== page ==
The Declaration of Independence

by Thomas Jefferson

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The Declaration of Independence Rhetorical Analysis Activity

by Tessie Barbosa

  • Released February 11, 2020
  • Language Arts and History subjects
  • 11 pages
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Excerpt

This activity gives students an opportunity to practice examining and analyzing rhetorical appeals. Effective appeals address all aspects of the rhetorical situation in any text or speech: the speaker, the audience, and the message. With this rhetorical situation in mind, Aristotle sought a means to most effectively convey ideas. He identified three general persuasive strategies, known as appeals, that address the three elements of the rhetorical situation: ethos, the appeal to the speaker’s authority; pathos, the appeal to the audience’s emotions; and logos, the appeal to the message’s logic. In completing this activity, students will be able to examine and analyze Aristotle’s three rhetorical appeals in order to evaluate works of rhetoric and the techniques they employ.

Primarily penned by Thomas Jefferson, the Declaration of Independence was brought before the Continental Congress on July 4th, 1776, and signed by representatives of the thirteen colonies. The document, announcing the separation of the United States from Great Britain, represents a turning point in the Revolutionary War and the birth of American democracy. It is a rhetorically powerful piece, employing ethos, pathos, and logos to convey the United States’s case for political independence.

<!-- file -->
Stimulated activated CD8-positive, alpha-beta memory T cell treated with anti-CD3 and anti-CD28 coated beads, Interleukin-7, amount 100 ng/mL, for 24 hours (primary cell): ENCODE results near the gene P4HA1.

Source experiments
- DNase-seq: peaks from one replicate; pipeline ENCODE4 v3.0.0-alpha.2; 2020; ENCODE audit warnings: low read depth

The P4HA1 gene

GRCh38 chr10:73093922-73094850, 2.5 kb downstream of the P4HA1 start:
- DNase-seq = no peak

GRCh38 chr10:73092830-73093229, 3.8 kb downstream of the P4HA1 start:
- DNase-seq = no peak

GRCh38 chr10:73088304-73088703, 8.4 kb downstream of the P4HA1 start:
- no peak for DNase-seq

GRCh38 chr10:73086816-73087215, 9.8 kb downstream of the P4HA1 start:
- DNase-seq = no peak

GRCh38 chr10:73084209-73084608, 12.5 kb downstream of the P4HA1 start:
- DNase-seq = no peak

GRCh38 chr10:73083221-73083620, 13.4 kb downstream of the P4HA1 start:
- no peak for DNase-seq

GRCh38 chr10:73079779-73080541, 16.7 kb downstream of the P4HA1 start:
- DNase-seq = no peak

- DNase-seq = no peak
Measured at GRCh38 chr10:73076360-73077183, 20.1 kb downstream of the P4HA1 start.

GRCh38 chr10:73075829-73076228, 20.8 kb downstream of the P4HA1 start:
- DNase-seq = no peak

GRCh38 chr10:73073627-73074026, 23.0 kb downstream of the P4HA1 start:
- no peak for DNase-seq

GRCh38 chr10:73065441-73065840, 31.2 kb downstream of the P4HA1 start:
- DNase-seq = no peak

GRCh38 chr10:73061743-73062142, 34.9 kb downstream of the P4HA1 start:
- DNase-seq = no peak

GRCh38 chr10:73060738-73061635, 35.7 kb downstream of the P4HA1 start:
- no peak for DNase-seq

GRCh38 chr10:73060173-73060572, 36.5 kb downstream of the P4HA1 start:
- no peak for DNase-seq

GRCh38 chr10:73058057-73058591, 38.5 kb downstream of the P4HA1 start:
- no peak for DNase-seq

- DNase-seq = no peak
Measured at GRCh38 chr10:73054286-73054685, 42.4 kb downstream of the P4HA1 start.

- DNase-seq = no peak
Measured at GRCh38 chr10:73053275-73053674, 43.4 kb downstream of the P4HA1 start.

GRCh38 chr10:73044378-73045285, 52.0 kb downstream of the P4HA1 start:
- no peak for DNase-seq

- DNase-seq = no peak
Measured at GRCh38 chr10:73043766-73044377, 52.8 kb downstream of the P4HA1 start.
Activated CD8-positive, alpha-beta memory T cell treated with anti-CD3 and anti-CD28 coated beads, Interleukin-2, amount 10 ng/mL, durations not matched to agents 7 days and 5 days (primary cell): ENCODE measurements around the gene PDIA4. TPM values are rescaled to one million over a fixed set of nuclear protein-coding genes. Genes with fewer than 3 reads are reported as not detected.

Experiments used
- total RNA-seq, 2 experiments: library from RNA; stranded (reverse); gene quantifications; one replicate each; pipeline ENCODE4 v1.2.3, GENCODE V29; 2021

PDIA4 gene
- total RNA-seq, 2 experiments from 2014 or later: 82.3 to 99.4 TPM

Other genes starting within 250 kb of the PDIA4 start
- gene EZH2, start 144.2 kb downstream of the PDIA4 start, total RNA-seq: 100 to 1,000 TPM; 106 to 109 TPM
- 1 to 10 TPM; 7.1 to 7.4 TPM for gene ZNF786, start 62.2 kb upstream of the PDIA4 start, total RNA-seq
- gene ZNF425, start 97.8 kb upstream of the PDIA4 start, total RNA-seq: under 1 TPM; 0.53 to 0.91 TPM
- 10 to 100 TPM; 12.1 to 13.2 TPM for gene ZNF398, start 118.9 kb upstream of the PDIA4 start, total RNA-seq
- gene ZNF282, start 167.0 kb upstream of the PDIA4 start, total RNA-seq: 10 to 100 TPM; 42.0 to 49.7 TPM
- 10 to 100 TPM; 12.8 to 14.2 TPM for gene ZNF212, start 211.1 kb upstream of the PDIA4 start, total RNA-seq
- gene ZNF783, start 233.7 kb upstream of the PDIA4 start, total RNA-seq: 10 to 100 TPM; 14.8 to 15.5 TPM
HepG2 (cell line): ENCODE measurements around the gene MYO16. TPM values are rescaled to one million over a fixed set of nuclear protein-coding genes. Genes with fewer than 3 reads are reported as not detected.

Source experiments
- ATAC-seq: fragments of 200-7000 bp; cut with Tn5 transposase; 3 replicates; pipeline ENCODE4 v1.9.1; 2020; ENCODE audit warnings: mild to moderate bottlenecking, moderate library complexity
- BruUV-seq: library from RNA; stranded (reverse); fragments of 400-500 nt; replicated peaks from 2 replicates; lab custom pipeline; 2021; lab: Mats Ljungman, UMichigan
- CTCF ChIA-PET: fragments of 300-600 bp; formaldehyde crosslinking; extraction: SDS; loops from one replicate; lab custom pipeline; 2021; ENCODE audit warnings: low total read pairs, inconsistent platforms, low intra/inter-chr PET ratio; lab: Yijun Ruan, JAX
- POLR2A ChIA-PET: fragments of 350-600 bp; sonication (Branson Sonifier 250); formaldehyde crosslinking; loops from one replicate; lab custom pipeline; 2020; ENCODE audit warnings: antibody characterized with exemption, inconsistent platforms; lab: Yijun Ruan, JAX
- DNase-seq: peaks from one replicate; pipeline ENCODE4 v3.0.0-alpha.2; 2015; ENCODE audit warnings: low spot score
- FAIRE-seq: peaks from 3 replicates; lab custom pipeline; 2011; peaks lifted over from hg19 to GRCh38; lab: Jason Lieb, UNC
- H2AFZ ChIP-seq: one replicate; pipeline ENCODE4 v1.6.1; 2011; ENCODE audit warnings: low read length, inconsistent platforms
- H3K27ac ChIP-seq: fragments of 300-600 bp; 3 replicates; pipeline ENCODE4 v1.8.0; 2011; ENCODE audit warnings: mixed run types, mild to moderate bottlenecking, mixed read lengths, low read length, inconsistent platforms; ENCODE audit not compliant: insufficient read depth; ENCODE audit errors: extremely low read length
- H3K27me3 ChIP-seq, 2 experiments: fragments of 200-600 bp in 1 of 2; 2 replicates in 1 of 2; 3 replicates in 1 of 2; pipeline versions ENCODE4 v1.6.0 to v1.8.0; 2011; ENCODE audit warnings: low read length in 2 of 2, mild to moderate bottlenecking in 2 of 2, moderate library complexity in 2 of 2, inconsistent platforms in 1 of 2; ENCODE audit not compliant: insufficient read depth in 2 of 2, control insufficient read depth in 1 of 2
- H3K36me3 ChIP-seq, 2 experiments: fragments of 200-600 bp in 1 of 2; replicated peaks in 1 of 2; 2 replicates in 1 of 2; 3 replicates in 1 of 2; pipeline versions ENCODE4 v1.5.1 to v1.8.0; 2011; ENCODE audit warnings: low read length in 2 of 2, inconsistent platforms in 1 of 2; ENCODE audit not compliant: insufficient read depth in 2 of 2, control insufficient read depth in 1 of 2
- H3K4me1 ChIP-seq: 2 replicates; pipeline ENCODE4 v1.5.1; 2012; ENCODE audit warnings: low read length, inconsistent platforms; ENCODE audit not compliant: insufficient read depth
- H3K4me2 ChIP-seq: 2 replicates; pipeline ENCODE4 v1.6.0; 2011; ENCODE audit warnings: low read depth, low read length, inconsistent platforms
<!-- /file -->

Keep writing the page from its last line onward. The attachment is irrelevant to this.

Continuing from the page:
Skills: analysis, close reading, drawing inferences from a text, examining the impact of diction on audience

Learning Objectives:

In completing this activity, students will

  • examine appeals in a text;
  • classify appeals in a text as ethos, pathos, or logos;
  • distinguish the methods that make the appeal effective;
  • evaluate how the appeal contributes to the overall message.

About

Our eNotes Classroom Activities give students opportunities to practice developing a variety of skills. Whether analyzing literary devices or interpreting connotative language, students will work directly with the text. The main components of our classroom activities include the following:

  • A handout defining the literary elements under discussion, complete with examples
  • A step-by-step guide to activity procedure
  • An answer key or selected examples for reference, depending on the activity

In completing these classroom activities, students will be able to classify and analyze different literary elements, thereby developing close-reading skills and drawing deeper inferences from the text.